Don’t get Wet

Does your kit need to be waterproof?
If yes, you have some options available to you. Firstly, just get yourself a large sandwich bag and put your modified Trafalgar kit inside that and store it somewhere on the bike, problem solved – Or – you get yourself a strong purpose designed waterproof kit.

Our NEW ‘RIDER RAT PAK’ comes packaged in a waterproof (to 60 metres) resealable bag.

So not only does the RIDER RAT PAK keep all your gear clean and dry, but it allows you to open it up, use what you need and reseal.

Knowledge is Power

It doesn’t matter what First Aid Kit you choose if you don’t know how to use what’s inside.

In January 2016, the Australian Resuscitation Council Guidelines updated to include the 3 Steps to control major bleeding, they are;

[STEP 1]
Apply direct or indirect pressure.

[STEP 2]
If bleeding not controlled by above measures, use a haemostatic dressing and be trained in its use.

[STEP 3]
If bleeding not controlled by above measures, use a tourniquet above the bleeding point if available and trained in its use

Bottom line – Get yourself a great Motorcyclist First Aid Kit, make sure it has everything you need to Stop the Bleed®, and just as important – get trained in the use of the contents, including haemostatic dressings and tourniquet application. Also make sure that your trainer provides the RIGHT training. When your life is on the line or the life of a mate, it will be your training that will make all the difference – so get that bit right.

Ask us for a list of authorised STOP THE BLEED® or RIDER DOWN® training providers in your area, or organise a group booking.


We are proud to have just released the new RIDER RAT PAK.

We have packed it full of everything you need to either show off with, get yourself out of minor trouble or even save your life in the first minutes of an accident. Our waterproof kit that measures an impressive 11cm x 17cm is packed with;

1x Rapid Application Tourniquet System (R.A.T.S)
1x Wound Dressing No. 13
1x 14cm Trauma Shears
1x BleedSolv 02 cm x 02 cm
1x BleedSolv 10 cm x 10 cm
1x BleedSolv 20 cm x 20 cm
1x Permanent marker
1x Pair Nitrile Gloves (XL)
2x Hydralyte sachets
6x Band-Aid’s
1x Burnaid gel sachets
1x Cleansing wipe
2x Antiseptic sachets
1x Safety pin


So why did we select the Rapid Application Tourniquet System (R.A.T.S) as our preferred tourniquet for the RIDER RAT PAK – simple really – Hundreds of motorcyclists selected it.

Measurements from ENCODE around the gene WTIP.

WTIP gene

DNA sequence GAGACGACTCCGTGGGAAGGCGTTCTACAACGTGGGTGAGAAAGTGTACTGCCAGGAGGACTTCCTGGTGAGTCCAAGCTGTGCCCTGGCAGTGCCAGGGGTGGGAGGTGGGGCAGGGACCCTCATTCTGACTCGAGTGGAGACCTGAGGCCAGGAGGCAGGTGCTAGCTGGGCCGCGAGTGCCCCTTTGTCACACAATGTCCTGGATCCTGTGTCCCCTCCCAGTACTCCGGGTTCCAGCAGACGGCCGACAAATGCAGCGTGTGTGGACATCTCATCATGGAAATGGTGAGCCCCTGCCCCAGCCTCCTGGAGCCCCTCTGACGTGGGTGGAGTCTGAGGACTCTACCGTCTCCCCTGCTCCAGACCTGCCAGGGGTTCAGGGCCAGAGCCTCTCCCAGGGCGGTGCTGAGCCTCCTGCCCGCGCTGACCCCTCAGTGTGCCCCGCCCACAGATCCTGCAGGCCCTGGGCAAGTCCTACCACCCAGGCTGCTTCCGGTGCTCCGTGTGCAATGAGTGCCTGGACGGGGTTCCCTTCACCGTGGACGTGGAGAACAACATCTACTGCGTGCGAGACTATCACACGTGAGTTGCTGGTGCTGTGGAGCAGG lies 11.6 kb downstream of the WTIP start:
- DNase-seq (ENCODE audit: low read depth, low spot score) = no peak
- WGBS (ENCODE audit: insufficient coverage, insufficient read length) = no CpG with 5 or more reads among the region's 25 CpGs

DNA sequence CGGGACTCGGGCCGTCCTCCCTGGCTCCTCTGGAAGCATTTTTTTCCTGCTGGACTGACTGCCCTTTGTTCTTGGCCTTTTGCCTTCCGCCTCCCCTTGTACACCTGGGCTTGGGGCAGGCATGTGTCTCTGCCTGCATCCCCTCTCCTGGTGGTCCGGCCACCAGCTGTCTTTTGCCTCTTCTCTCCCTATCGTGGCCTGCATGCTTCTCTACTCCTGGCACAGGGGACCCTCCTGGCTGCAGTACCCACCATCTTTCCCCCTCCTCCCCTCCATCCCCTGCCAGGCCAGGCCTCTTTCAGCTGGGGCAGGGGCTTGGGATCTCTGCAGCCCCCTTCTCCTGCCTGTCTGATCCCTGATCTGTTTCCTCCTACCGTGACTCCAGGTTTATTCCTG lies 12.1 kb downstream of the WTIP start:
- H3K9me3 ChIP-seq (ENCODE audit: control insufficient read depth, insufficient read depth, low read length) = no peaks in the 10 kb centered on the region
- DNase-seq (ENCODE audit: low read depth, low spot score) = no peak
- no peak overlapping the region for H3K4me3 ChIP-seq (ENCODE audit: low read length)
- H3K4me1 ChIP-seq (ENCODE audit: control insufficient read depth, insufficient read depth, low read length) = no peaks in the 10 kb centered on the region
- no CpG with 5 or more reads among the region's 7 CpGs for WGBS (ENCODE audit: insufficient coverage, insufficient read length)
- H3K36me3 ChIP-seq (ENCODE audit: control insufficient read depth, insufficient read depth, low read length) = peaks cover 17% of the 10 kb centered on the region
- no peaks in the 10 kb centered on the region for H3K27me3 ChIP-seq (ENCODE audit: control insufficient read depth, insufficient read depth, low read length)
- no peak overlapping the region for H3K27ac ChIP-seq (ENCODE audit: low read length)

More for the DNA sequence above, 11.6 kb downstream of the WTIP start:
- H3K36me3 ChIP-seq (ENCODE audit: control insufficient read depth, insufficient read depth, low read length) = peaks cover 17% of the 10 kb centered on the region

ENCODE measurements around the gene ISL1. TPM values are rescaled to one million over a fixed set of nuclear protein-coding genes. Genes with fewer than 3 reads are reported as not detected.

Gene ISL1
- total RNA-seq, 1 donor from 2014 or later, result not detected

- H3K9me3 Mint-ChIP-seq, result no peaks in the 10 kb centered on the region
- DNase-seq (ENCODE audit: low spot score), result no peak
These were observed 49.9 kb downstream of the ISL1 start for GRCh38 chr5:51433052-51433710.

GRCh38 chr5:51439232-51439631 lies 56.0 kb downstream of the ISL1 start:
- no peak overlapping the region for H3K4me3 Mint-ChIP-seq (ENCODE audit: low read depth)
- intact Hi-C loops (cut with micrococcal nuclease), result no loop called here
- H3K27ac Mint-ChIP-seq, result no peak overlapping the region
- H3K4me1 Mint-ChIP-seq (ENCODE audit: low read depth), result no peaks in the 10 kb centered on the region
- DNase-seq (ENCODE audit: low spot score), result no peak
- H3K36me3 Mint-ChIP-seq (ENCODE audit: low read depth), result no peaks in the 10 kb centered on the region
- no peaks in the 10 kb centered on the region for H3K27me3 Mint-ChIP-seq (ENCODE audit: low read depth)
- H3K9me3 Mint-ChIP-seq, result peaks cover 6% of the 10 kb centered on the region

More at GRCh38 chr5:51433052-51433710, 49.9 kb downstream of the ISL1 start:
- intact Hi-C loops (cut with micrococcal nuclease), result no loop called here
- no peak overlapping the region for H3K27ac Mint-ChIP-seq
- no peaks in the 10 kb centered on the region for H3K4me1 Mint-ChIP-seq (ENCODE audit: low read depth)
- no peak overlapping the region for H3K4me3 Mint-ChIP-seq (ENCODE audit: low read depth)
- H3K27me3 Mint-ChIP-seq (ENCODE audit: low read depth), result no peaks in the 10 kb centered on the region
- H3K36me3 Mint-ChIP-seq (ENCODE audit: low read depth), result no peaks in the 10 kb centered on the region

RIDER DOWN – First Aid for the Motorcyclist and our very own STOP THE BLEED program have trained hundreds of people over almost two years on both national and international standards for major bleeding control. Our process it to provide the learner with the advantages and disadvantages of at least 5 tourniquets on the market today including the two ‘combat approved’ tourniquets. Approximately 95% of our students prefer the Rapid Application Tourniquet System (R.A.T.S) for ease of use and how quick it is to stop the bleed.

Available NOW
The RIDER RAT PAK is available for purchase on our online store. For all international orders, please contact us first.


About the author
Founder and CEO, Janine Nicholas is an internationally certified emergency medical service (EMS) provider and educator with experience in Australia, North America and the Middle East. With a career spanning well over 25 years’, she holds numerous instructor, instructor trainer and program development and coordinator qualifications including NAEMT, NAEMSE and Diploma of Training and Education. Prehospital Emergency Care qualifications include (but not limited to) Diploma of Paramedical Science, Tactical Emergency Casualty Care (TECC), and Prehospital Trauma Life Support to name a few.


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2 thoughts on “Anatomy of a Motorcyclist First Aid Kit

    • admin says:

      Hi there Donna – Thanks for asking the question and we will make sure to update our page info. The size of the RIDER RAT PAK measures 18cm high x 11.5cm wide.